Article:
OffShaw shrilling overstates ‘great Green change’

In his latest newsletter James Shaw seems very happy about his party’s successes to date in Government, but he is overstating achievements a bit.

You got the Greens into Government and now you’re seeing the results.

This is what great green change looks like: No new drilling for fossil fuels in the oceans of Aotearoa!

I think that is inaccurate. There has been a ban on new offshore permits, but existing permits can still be used to drill new wells.

This is gigantic! Just the push back from oil companies alone proves how huge this is.

It may be big compared to green achievements in the past, but there is a lot of debate about what effect it will have in practice.

It will limit future exports of oil and gas, and local use of gas could be affected, but until practical large scale alternatives are found to fossil fuels for vehicles (including trains and planes) in particular New Zealand will have to keep importing oil.

And we could not have done it without you.

This campaign started decades ago and has taken the hard work of people, like you, who’ve participated in many different ways to support the stopping of fossil fuel extraction from our oceans.

For years we’ve shone a spotlight on the perils of the continued use of fossil fuels and its threat to our very existence. We know that the world cannot burn the 80% of the reserves we already know about if we are to have any hope of stopping catastrophic climate change. We know that our wellbeing and the wellbeing of our planet demand that we move to cleaner, lower emission ways of doing business and of living our lives.

The permit ban is a battle win, but the fossil fuel and climate change wars are far from over.

We’ve drawn a line in the sand. So now, not only are we taking climate action, but also our beaches, our whales and our Māui dolphins are much safer because of this decision.

I think that ‘much safer’ substantially also overstates the changes gained.

Shaw goes on the Ra Ra! the troops, with the inevitable pleas for donations, but if he oversells successes too often Green supporters may become jaded.

For the first time ever, we’re making the environment a major priority in transport. From now on, transport spending must focus on reducing climate pollution as well as other negative impacts on public health such as water quality.

And finally, no more taxpayer subsidies of large scale irrigation!

Cleaning up our rivers just got real! Thanks to our confidence and supply agreement, the Government is winding down taxpayer subsidies for large scale irrigation schemes that lead to over-intensive land-use.

Another massive win for the Greens and for you!

A lot of work was already being done on cleaning up waterways. A recent report showed that river quality has been improving over the last few years. More Green pressure will help, but a lot is happening regardless.

Perhaps loyal Green supporters will buy Shaw’s exaggerations, but most voters are more likely to be swayed to open their wallets by the Briscoe’s lady – who has toned down a lot lately.

In decades we may be able to look back on great Green change, but at this early stage it sounds like too much offShaw shrilling.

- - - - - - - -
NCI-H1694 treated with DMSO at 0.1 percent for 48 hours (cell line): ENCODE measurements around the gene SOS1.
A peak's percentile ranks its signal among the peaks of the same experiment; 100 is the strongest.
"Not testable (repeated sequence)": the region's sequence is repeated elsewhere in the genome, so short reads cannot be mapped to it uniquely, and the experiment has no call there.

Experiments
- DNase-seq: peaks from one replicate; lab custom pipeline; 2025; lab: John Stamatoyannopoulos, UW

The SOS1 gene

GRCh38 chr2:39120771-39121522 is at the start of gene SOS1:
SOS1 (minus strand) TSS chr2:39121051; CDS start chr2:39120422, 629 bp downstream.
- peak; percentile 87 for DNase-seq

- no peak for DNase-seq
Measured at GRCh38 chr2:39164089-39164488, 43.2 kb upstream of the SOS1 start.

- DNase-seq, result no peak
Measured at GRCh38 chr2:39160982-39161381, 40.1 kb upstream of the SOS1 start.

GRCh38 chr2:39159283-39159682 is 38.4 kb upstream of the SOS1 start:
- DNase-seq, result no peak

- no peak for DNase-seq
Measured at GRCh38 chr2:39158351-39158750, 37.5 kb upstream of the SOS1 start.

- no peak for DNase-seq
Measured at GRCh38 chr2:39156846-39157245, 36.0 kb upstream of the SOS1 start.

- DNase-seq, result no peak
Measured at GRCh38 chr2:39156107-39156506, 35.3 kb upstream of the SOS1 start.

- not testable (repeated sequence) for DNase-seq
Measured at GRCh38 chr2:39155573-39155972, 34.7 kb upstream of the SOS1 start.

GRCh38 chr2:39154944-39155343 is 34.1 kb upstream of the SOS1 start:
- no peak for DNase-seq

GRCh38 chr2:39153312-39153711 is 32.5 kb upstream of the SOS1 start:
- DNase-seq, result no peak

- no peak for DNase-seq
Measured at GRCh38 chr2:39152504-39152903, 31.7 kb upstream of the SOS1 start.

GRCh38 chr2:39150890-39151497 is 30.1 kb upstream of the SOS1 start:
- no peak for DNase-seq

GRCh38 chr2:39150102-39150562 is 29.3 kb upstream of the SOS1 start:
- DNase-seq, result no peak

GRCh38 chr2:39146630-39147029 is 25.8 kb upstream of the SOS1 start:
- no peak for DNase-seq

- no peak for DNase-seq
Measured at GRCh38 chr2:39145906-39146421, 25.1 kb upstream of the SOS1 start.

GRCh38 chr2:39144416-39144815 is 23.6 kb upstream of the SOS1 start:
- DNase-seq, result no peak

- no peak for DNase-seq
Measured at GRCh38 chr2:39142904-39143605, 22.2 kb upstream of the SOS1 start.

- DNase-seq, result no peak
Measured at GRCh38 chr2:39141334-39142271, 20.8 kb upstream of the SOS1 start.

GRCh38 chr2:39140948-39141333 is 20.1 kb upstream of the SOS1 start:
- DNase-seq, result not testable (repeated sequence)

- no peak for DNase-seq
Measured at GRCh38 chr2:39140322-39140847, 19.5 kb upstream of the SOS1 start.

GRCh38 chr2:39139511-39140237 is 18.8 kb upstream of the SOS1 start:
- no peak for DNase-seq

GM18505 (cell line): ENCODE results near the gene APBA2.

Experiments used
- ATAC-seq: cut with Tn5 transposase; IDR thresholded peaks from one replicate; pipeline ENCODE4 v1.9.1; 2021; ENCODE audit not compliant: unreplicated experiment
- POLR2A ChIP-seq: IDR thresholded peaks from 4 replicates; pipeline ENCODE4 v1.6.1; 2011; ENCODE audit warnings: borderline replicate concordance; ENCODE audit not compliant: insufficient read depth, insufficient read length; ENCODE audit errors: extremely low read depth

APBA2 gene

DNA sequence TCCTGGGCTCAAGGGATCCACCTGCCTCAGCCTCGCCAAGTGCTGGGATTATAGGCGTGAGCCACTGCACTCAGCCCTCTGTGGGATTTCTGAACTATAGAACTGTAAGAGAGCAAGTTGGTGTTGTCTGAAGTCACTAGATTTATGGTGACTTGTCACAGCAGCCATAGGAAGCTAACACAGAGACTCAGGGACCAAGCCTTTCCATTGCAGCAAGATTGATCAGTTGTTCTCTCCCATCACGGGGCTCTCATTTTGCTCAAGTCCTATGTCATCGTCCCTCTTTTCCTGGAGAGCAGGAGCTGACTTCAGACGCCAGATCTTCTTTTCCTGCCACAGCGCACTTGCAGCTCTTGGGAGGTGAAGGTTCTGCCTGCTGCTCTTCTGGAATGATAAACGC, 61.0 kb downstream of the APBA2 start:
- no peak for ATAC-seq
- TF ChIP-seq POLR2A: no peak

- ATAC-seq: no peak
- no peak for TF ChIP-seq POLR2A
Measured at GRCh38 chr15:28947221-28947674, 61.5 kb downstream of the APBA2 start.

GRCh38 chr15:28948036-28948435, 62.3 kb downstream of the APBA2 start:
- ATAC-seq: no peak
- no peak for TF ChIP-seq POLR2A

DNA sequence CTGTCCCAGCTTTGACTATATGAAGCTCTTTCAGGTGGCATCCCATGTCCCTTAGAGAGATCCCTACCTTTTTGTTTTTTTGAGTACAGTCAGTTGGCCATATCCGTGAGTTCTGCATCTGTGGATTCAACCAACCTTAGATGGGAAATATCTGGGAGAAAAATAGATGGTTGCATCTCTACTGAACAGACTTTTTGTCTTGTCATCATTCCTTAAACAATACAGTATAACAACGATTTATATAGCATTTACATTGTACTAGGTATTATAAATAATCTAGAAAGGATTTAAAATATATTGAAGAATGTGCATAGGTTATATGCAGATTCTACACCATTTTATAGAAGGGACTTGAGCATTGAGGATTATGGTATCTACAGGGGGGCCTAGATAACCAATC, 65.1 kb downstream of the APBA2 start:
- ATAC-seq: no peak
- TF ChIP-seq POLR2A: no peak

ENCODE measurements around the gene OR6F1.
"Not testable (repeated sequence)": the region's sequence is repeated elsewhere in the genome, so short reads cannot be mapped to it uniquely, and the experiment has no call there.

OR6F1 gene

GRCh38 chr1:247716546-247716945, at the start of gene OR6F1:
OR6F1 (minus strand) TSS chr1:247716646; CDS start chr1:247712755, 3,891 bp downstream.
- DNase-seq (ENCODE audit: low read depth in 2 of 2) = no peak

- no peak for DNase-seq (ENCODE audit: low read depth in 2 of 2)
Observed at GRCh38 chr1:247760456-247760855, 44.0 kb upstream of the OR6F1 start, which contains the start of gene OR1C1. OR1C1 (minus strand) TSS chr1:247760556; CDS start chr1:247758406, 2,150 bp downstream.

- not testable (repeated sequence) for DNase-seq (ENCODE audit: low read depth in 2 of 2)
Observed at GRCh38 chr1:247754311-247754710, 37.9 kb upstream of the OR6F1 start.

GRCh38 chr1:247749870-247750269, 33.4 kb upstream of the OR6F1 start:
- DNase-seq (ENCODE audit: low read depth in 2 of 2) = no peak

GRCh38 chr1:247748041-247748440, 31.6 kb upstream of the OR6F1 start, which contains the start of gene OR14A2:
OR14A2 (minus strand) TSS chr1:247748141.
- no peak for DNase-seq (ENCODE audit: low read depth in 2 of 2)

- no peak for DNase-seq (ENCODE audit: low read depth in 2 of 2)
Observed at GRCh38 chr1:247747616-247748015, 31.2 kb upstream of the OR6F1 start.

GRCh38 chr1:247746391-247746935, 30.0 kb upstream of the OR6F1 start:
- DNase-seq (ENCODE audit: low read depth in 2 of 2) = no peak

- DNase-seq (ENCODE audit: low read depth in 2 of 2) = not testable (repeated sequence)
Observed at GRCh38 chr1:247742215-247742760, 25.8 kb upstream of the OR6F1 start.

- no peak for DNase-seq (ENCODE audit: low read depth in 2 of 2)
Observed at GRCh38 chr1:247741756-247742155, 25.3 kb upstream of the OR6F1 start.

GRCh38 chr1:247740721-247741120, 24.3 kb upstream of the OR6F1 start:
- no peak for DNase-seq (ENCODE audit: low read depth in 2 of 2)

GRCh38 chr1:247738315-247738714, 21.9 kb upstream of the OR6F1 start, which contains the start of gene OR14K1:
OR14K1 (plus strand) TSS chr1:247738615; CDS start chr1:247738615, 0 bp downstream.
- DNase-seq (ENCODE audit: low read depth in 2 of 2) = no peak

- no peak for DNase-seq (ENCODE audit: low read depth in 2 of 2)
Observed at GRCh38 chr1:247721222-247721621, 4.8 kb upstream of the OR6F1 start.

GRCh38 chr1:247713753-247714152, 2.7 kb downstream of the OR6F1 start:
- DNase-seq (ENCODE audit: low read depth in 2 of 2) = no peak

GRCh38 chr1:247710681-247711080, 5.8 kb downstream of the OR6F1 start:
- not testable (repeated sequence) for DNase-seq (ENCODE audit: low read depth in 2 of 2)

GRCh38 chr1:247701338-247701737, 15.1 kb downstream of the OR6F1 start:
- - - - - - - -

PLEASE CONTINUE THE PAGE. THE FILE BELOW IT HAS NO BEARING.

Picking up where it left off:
Greens hail ‘biggest victory yet’

Gareth Hughes:

I had to pinch myself because I almost can’t believe we did it!

Today our government has announced the historic decision to end all new fossil fuel exploration in our oceans.

Ending deep sea oil and gas exploration has long been a key goal of the Green Party and today, in Government, we’ve delivered it.

Without question it is our biggest victory yet.We’ve stopped the rigs.

Without doubt this is a big win for the Greens, but I don’;t think it stops the rigs, it just stops possible future rigs that don’t already have permits.

This nuclear free momentof ending the environmentally dangerous and planet threatening search for new oil and gas in our pristine waters has come about because of you and generations of New Zealanders calling for a clean energy future.

This campaign started decades ago. As a teenager I took part in a blockade of Mobil Oil calling for the end to oil exploration. And in 2011 I joined thousands of others on the beach at Tauranga to help clean up in the wake of the Rena oil disaster. Like so many Green members and supporters the campaign to stop oil exploration has been core to why I’m involved in politics.

And we really should all take pride in today’s historic win.

The Green Party has thrown everything (bar the kitchen sink) at achieving this goal. We worked with artists and painted giant murals, marched in the streets, tendered for the oil blocks to protect our oceans from the oil companies and I even donned a wetsuit to launch a policy underwater following the Rena oil spill. We uncovered scandals in Taranaki like the spreading of fracking waste on farm land and the National Government’s plans to drill for oil in the endangered Maui dolphin sanctuary.

For decades Greens have shone a spotlight on the perils of oil drilling and its threat to our very existence. And today we have won.

Our beaches, our whales, our Maui’s dolphins are safer from the danger of a Deep Water Horizon type catastrophe because of the decision our Government has made today.

Some people will not be happy about this decision. The oil companies are sure to protest loudly and have deep pockets and loud voice to drown out the call of the environment.  At the same time as this, the Government has started transition planning and support for the works.  So we need your help to get the positive message about protecting our climate out to as many people as possible.

Adams slams Cunliffe’s claims on offshore drilling

Further to Cunliffe and Hughes wrong on public ‘muzzling’ Environment Minister Amy Adams has slammed David Cunliffe’s claims in Govt rides rough shod over democratic rights where he said:

The Government has today revealed its true contempt for democratic rights by ploughing on with plans to override Parliamentary majority and gag local communities, Labour Leader David Cunliffe says.

Kiwis also lose their rights to have a say on exploratory drilling off their local beaches under new rules coming into effect today.

“This is an outrage and the latest from a Government which continues to chip away at democracy.”